1Lib1Nearby is a digital method of using Wikidata to explore the local area and maintain open cultural data everywhere - not only for librarians, #1Lib1Ref.
Discover and use the Wikidata special query Special:Nearby as often as possible to explore their surroundings - at home, at your holiday destination, along the travel route or on the way to work. By the way, a well developed Nearby is also exciting for hotels or tourist information, which could recommend this tool to (us) holidaymakers on their next trip or when new guests arrive.
How to Nearby
Here's how it works: Please add statements in the fifty Wikidata data objects (items) displayed nearby, which are determined with the help of the transmitted coordinates of the internet access for the surrounding area. If you wish, you can show supplemented data objects in personal social media channels, document them in your own research blog or link them in travel reports. If, for example, a relevant image from Wikimedia Commons is integrated into a Wikidata item, the preview of the shared Wikidata link can display this image.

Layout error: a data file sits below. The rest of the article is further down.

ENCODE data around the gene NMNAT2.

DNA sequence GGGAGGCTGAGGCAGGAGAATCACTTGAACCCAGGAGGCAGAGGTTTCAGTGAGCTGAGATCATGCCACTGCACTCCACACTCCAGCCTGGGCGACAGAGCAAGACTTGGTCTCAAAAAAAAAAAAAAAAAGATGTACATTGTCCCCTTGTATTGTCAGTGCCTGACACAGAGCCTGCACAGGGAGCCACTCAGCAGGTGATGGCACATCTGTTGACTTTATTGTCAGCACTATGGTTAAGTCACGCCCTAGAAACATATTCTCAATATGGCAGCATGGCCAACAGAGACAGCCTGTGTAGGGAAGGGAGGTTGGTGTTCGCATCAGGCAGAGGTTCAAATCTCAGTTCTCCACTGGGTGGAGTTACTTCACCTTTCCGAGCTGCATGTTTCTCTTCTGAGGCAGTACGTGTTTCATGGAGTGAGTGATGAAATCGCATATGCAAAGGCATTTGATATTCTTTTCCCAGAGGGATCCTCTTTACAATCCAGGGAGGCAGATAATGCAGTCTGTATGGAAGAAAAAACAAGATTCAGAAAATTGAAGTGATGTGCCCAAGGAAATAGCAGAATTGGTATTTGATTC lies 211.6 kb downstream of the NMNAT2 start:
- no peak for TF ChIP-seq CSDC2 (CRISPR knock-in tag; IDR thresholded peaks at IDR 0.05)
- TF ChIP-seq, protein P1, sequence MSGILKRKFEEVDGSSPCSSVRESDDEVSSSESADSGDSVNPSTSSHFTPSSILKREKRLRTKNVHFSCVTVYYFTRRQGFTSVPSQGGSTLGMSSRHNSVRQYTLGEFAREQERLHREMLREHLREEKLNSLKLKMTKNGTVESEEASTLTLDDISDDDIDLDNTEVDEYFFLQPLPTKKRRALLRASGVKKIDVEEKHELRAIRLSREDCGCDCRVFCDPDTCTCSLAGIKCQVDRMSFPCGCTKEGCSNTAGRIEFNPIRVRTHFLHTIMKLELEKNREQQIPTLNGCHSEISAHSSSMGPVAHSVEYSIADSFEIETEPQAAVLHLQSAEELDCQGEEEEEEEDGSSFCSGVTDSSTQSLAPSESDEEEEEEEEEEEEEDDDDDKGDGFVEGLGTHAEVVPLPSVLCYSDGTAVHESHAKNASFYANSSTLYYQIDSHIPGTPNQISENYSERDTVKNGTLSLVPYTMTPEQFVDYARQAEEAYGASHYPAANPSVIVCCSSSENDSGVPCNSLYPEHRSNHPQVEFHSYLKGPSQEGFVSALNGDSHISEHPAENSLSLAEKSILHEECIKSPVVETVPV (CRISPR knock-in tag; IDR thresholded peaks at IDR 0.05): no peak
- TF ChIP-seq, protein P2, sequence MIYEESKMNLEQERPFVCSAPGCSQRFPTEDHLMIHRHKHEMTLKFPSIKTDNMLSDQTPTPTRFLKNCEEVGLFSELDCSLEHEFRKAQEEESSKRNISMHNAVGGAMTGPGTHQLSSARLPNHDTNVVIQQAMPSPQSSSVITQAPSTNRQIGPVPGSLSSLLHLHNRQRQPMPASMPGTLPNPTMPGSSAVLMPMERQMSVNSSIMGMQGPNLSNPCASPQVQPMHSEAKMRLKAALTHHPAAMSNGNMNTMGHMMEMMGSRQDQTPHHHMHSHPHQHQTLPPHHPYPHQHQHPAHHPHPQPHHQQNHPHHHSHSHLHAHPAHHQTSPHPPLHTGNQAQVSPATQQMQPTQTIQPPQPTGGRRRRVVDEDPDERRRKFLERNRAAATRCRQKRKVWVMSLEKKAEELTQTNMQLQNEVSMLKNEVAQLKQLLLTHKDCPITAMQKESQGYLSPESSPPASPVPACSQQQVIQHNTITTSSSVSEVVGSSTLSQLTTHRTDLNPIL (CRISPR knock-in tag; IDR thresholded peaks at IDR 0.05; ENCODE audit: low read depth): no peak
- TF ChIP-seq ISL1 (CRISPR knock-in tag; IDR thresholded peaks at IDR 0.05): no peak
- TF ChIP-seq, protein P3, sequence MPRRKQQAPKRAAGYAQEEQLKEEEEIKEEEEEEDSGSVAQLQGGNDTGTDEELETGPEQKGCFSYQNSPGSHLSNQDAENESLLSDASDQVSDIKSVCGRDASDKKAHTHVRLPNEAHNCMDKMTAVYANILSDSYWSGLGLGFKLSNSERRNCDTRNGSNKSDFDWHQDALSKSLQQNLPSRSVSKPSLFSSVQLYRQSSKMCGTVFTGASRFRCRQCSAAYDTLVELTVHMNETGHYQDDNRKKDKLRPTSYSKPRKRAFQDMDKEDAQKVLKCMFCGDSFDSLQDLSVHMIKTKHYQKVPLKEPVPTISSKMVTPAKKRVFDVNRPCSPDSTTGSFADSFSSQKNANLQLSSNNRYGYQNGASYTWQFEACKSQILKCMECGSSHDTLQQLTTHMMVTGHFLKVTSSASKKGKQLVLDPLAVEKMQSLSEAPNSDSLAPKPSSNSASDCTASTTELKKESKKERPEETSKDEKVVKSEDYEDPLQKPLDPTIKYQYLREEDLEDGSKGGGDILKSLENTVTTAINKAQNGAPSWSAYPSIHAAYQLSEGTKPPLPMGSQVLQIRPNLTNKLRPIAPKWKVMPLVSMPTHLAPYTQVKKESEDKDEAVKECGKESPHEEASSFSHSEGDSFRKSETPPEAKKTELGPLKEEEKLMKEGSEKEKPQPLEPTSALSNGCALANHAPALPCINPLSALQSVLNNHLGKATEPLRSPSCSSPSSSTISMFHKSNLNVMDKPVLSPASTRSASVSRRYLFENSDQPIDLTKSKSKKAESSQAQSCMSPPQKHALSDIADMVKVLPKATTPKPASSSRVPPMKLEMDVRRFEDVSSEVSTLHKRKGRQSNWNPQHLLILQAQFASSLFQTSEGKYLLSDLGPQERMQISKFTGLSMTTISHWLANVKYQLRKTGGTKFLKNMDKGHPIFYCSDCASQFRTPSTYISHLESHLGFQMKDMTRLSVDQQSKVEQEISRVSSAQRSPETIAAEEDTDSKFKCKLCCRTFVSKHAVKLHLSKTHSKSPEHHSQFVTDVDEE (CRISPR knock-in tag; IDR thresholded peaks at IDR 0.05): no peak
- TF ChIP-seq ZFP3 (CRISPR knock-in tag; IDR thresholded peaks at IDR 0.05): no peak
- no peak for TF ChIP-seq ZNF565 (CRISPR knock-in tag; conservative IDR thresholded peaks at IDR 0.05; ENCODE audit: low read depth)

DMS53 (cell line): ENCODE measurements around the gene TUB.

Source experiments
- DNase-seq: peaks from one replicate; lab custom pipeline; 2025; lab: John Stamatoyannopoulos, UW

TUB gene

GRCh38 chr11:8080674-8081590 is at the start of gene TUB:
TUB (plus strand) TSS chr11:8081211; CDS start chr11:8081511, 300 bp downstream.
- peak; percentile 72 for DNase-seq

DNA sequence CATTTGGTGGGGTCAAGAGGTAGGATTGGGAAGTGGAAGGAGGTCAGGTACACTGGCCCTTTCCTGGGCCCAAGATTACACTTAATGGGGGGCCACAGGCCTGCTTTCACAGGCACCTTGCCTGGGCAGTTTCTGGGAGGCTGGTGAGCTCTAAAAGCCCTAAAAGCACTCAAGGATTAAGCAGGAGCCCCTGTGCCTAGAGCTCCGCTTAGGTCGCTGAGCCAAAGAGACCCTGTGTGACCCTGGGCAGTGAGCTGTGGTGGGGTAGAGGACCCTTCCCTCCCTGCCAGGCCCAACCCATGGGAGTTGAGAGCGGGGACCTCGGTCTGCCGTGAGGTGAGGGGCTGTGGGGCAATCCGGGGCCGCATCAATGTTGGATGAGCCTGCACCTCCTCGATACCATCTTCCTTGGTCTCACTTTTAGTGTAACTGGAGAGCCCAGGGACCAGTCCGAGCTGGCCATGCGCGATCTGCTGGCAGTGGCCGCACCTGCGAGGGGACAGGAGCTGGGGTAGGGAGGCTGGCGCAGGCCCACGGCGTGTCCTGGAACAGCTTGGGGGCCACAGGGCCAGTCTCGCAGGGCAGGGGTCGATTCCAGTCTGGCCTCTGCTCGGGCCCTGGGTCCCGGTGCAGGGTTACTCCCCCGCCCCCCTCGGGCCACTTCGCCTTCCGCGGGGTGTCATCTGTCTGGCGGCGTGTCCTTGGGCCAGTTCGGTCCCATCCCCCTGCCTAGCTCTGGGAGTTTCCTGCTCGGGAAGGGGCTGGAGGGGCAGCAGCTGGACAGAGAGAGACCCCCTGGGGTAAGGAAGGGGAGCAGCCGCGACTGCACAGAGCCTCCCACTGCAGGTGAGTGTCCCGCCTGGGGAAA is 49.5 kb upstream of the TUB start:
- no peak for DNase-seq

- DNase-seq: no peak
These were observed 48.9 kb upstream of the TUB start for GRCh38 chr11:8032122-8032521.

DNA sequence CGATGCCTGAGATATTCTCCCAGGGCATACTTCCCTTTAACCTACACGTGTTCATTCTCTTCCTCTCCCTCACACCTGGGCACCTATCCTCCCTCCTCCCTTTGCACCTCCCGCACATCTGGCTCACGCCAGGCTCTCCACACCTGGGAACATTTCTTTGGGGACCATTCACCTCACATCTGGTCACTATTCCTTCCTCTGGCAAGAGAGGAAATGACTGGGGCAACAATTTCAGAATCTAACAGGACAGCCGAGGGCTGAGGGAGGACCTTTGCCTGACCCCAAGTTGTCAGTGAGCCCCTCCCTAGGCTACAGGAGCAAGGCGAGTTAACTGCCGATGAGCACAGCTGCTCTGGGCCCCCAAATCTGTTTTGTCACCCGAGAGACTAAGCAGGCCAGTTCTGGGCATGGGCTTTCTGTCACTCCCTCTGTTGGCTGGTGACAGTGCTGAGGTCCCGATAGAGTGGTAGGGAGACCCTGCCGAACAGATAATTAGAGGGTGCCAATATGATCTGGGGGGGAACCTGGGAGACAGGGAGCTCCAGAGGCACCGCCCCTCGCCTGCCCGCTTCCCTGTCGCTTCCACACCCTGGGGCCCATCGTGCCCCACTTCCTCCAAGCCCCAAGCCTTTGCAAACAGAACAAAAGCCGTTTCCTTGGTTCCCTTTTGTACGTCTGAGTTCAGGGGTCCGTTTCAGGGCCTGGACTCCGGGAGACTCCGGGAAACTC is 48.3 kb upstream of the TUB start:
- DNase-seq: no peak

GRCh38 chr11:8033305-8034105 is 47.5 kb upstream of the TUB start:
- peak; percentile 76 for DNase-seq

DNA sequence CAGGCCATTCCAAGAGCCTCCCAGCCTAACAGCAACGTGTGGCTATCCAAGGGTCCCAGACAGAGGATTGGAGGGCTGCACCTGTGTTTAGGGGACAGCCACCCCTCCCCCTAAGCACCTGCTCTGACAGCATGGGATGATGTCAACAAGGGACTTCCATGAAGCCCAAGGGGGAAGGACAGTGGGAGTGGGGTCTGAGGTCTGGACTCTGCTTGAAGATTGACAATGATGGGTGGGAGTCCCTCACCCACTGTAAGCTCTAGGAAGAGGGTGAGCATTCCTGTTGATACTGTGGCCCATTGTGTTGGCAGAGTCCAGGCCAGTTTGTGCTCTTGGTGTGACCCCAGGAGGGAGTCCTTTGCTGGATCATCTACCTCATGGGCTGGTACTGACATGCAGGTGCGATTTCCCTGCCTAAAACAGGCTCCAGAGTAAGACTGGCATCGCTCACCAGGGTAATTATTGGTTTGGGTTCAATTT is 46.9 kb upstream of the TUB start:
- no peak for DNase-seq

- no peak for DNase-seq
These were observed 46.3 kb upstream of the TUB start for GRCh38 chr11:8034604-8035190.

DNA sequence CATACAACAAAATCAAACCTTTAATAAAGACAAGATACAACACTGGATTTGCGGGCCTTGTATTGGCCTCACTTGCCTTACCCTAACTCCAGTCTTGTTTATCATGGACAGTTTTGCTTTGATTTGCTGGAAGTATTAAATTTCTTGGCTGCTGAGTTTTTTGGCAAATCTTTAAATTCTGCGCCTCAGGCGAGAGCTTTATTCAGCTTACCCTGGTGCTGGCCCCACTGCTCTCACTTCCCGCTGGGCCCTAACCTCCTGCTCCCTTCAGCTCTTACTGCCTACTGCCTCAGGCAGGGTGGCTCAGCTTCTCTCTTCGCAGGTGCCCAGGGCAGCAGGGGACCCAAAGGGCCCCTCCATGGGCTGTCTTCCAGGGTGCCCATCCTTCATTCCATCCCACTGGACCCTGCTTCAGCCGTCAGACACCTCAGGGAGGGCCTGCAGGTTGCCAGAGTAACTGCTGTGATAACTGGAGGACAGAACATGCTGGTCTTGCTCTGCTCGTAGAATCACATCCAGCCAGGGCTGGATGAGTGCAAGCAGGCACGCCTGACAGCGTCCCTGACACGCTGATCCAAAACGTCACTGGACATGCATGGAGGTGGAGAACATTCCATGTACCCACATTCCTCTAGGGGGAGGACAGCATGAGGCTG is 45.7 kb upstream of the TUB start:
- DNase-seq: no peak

- 1Lib1Nearby is a hashtag, e.g. on Twitter. The Wikidata query runs worldwide, but produces different results everywhere. It remains to be seen whether 1Lib1Nearby will function as a global campaign in the future. Is 1Lib1Nearby suitable as an element of science communication?
The Wikidata knowledge database ideally offers local knowledge multilingually worldwide, if someone completes these details.
And by the way ...
Libraries are by no means only staffed by librarians. They do programming, research and consulting. Moreover: The hashtag #PeopleInLibraries refers to all those who work, read, hack and research in libraries. 1Lib1Nearby is in this respect a research method for all users who want to discover and enrich their immediate surroundings with open data: on holiday, while travelling or in location-based (research) project communication.
- Saxony: nearby, saxorum.hypotheses.org (2020)
- Jens Bemme: Open Peer Review: #Nearby. Landeskunde und Citizen Science mit Pandemie im Frühjahr 2020, informationspraxis.de: doi.org/10.11588/ip.2020.2.73402, (Q96306941)
- Jens Bemme: Geschichtssplitter in Beschreibungen von Texten und in den Metadaten einer Stieleiche in Dresden, textlab.hypotheses.org/4109, 22. Oktober 2020.
- Vgl. Solvejg Nitzke: Baumnetze – Geschichte(n) sammeln, teilen, erforschen, saxorum.hypotheses.org, 19. Oktober 2020.
- Jens Bemme: Fragen gibt es überall. #1Lib1Nearby-Sommerprojekte für #MenschenInBibliotheken, SLUBlog, 2020-07-23.